Thursday, December 23, 2010

Daring Bakers: Christmas Stollen

On the Daring Baker's website there was a lot of discussion about what the December recipe would be this year. It is always something for the Christmas season and a lot of people seem to fear the possibility that someone would pick fruitcake. It turns out there are a lot of fruitcake haters out there. Well this year they did - sort of. They pick stollen. Stollen is a traditional German fruitcake - but it is more of a bread than a cake since it is made with yeast. Traditionally stollen is shaped more like a loaf (supposed to represent the baby Jesus wrapped in swaddling clothes) but we were to make ours in the wreath form you see above.

Well I am not a fruitcake hater. When I grew up my grandmother would make fruitcake every Christmas. I think it was pretty much a traditional southern fruitcake and I still enjoy it when I can get it. I have never made one myself though so I was excited at the thought of making the Stollen this month. The Stollen can be pretty easy to make if you use all store-bought ingredients but I decided to make a few of them.

I have not got out the candy thermometer in a while but I needed it twice for this recipe. The first thing I made was the candied citrus peels. These taste a lot better than anything you would buy and I used this recipe to make them.

The second thing I made was some marzipan. Marzipan is a traditional filling for a stollen and it was something I wanted to experiment with so I decided to make some. My father doesn't like the almonds that are in a traditional marzipan so I decided to experiment and use pecans in place of the almonds. I have never heard of anyone making pecan marzipan but I figured it was worth a try. I used this recipe - as a starting point. Instead of grounding the pecans I just processed them in the food processor. I think that left them a little course and it ended up not being quite as much of a paste as a normal marzipan but it worked great in the stollen.

The only other modification I made to the recipe was that I used raisins, blueberries, cherries, and cranberries instead of just raisins and I also used a mix of cherries and pineapple in place of the glace cherries. I also substituted some course chopped pecans for the almonds.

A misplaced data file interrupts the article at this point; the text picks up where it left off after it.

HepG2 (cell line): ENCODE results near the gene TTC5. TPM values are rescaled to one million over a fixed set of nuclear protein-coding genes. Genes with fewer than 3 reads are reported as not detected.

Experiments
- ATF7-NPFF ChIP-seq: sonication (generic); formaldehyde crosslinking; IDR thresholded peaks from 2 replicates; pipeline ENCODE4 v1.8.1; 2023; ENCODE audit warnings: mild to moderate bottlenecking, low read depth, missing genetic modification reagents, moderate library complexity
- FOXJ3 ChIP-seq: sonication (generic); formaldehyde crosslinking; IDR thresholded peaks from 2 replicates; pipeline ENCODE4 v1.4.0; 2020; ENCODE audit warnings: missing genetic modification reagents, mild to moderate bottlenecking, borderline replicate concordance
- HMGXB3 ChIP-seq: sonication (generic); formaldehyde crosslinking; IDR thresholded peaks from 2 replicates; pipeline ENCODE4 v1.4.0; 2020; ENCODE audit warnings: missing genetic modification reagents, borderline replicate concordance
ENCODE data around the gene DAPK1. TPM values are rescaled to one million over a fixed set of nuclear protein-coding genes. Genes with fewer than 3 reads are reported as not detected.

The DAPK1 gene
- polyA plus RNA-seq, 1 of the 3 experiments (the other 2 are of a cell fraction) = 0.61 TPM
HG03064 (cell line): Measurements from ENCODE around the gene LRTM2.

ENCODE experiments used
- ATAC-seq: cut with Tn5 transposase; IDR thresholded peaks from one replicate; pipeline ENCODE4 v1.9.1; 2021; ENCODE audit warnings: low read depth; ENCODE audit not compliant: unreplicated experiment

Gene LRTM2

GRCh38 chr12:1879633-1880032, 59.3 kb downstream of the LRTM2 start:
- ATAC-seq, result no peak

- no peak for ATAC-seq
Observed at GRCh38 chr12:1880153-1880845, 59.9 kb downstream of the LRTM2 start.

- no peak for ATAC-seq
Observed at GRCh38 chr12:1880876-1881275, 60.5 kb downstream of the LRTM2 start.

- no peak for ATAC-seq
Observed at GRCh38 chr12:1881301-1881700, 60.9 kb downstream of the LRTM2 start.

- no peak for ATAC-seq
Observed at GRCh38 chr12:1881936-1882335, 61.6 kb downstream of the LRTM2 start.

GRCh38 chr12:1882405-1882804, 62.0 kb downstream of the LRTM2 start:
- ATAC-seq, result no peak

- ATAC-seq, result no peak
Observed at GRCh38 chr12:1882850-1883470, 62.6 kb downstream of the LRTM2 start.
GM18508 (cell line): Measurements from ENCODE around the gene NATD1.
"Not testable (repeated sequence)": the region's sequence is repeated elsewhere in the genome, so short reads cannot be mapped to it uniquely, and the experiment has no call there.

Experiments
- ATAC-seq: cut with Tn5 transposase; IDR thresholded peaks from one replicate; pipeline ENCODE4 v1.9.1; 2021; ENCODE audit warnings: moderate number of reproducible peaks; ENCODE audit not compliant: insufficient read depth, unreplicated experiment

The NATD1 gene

The resulting stollen was fantastic. It looked beautiful in the wreath shape. It is a nice deep brown color and with all the powdered sugar on top it looked and tasted fantastic. I really liked the pecan marzipan - I like almonds but I think the pecans were really good in this. It is a heavy bread but nowhere near as heavy as a traditional fruitcake.

I thought it tasted pretty good but a week or so after I made it I made the discovery that elevates this above a traditional fruitcake for me. Like any fruitcake this is supposed to store well. Like a normal bread it does start to get a little dry after a while. Well many people had posted that it was normal to eat it toasted and normal to put butter on it. Well toasted with butter was incredible - like a good cinnamon raisin toast - only better. I was going to be saving some for Christmas to share with the family but I have finished off half the loaf (the other half went to a pot luck) myself. I still enough of the citrus peels and marzipan for another so I think I will try making a smaller loaf - maybe in the traditional shape so I can bring it to Christmas dinner at my mom's.

Thanks to Penny at Sweet Sadie's Baking for this months challenge. It was good to get everyone to try out a fruitcake - some found they liked it (an some found out they really didn't). Also thanks to Audax at Audax Artifex - He provided a lot of hints and I used recipes he provided for the citrus and marzipan. If you have not checked out his blog - do it - he takes all of the daring kitchen challenges to a whole new level. I think he has made at least 4 completely different stollen for this challenge.

Monday, December 20, 2010

Snow Cream

This is a little bit of a departure from most of the posts I do but it it something I have been wanting to do for a long time. The name of the blog is A Cooking Dad and most of the posts focus on the cooking - this one focuses on being a dad (but still a little cooking thrown in).

One good food memory I have from my childhood is snow cream. This is probably
a foreign concept to most of you - I have never heard of anyone else making it. I found three main variations on the Internet. One version is made with eggs, milk, sugar, and snow. The second is sweetened condensed milk and snow. In the third you actually make a custard and mix it with the snow. I don't really know how my grandmother made it. I think she may have actually made a custard and mixed it with the snow. I'll have to try to figure out what the official family recipe is, but for now, I just made the version with the sweetened condensed milk.

Before I describe how it tastes let me say this recipe is more about fun than tasting good. This is not going to taste like Hagen Daz if that is what you are expecting. It is not as creamy as ice cream but the texture is not bad. The taste is pretty much the taste of sweetened condensed milk. In the future I think I will try some of the other version as I think they may taste better - but the project was a success. My son had a ton of fun gathering the snow to make ice cream and it tasted great to him.

Snow Cream
Serves 4

  • 1/2 can (7 ounces) sweetened condensed milk
  • 1 tsp vanilla
  • Snow - I used about 6-8 cups of fresh, light and fluffy snow
  1. Mix the sweetened condensed milk and vanilla.
  2. Gather the fresh snow. Pour the condensed milk mixture over the snow and stir until well combined.
Note: Watch out for the yellow snow!